Cost containment and medical progress work together, according to Kevin Murphy, George J. Stigler Distinguished Service Professor of Economics. “These are not independent important things, they are actually intimately related. If we become better at controlling costs the value of advances will be much greater,” he told the Healthcare and BioPharma Alumni Roundtable at Gleacher Center on February 1.
“The bottom line is that appropriate cost containment raises the value of research by eliminating the major downside—the chance that we discover things that are more costly to implement or generate than the value they generate,” he said. “If you cut that out, there is very little downside.”
Murphy’s remarks were part of a presentation of research featured in Measuring Gains from Medical Research: An Economic Discussion, which he coauthored with Robert Topel, Isidore Brown and Gladys J. Brown Professor in Urban and Labor Economics, and David Meltzer, associate professor in medicine, associate professor in the Harris School of Public Policy and Economics, and director of the Center for Health and the Social Sciences at the university.
Topel pointed out that in 1900, about 18 percent of males died before their first birthday; in 2000, 18 percent of men didn’t die until after their 62nd birthday. Attributing a dollar value to medical research advances based on the value of being alive (about $300,000 for a 50-year-old male), he said a 10 percent decrease in cancer mortality would have a present value today for all living Americans and generations of future Americans of about at $4.7 trillion, or one third of the United States’ annual GDP.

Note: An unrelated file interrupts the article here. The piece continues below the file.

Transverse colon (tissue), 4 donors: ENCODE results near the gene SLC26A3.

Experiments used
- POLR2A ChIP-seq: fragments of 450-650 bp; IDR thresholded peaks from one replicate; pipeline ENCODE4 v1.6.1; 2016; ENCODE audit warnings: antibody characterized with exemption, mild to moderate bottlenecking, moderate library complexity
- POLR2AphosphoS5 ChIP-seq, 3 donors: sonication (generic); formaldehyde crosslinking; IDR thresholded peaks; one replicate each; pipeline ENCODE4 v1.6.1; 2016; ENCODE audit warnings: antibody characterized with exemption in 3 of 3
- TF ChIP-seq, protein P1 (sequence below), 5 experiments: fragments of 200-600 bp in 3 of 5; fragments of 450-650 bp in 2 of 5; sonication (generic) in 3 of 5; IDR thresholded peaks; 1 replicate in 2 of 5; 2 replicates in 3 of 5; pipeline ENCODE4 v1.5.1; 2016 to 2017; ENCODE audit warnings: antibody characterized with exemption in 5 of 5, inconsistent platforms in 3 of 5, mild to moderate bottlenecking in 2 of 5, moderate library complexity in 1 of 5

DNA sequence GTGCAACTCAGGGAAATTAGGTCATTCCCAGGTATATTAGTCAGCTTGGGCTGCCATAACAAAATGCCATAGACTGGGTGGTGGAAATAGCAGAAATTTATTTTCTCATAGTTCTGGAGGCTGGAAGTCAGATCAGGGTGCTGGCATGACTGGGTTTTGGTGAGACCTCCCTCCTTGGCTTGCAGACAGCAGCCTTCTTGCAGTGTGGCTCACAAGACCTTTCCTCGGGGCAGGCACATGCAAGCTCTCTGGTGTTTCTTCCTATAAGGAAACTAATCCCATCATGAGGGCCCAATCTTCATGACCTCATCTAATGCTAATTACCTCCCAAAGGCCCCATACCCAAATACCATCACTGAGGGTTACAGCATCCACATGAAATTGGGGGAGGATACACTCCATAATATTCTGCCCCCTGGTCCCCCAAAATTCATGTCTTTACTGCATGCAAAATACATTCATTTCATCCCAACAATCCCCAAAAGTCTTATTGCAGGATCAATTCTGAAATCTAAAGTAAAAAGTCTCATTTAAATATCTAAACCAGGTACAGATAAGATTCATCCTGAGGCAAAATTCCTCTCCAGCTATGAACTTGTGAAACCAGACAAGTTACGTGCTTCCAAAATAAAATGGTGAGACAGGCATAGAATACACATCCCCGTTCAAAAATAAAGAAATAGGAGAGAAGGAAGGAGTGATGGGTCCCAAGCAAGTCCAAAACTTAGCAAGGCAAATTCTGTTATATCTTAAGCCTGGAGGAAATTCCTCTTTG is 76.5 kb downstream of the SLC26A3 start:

“There’s a lot of value on the table,” he said. However, he cautioned, while medical researchers and drug companies love the idea of dollar value benefits, they don’t take into consideration the costs of medical advances.
One way to offset them is to improve incentives and decisions in how care is delivered, Murphy said. “If you make the delivery system make good decisions, then the research will follow because people won’t invent things that won’t get used.” He proposed improving incentives for doctors and patients to control costs, using technology appropriately (particularly using treatments only when cost-effective), and focusing on treatments with low incremental costs.
Meltzer said cost effectiveness analysis is being used increasingly to estimate the value of research. He offered concrete clinical examples demonstrating how statistical analysis can be used to asses when additional research on a new treatment is likely to be worthwhile, and how this has been used to shape policy decisions.
Yet he also emphasized the importance of considering how a technology will be used in determining the value of research about it. “If you can get the right treatment to the right person, it would be hugely valuable,” he concluded. “We can think about research as creating new technologies, but research is really about creating information; that information may explain how to use the technology, which may be some of the most valuable information we produce through research.”
—Jenn Q. Goddu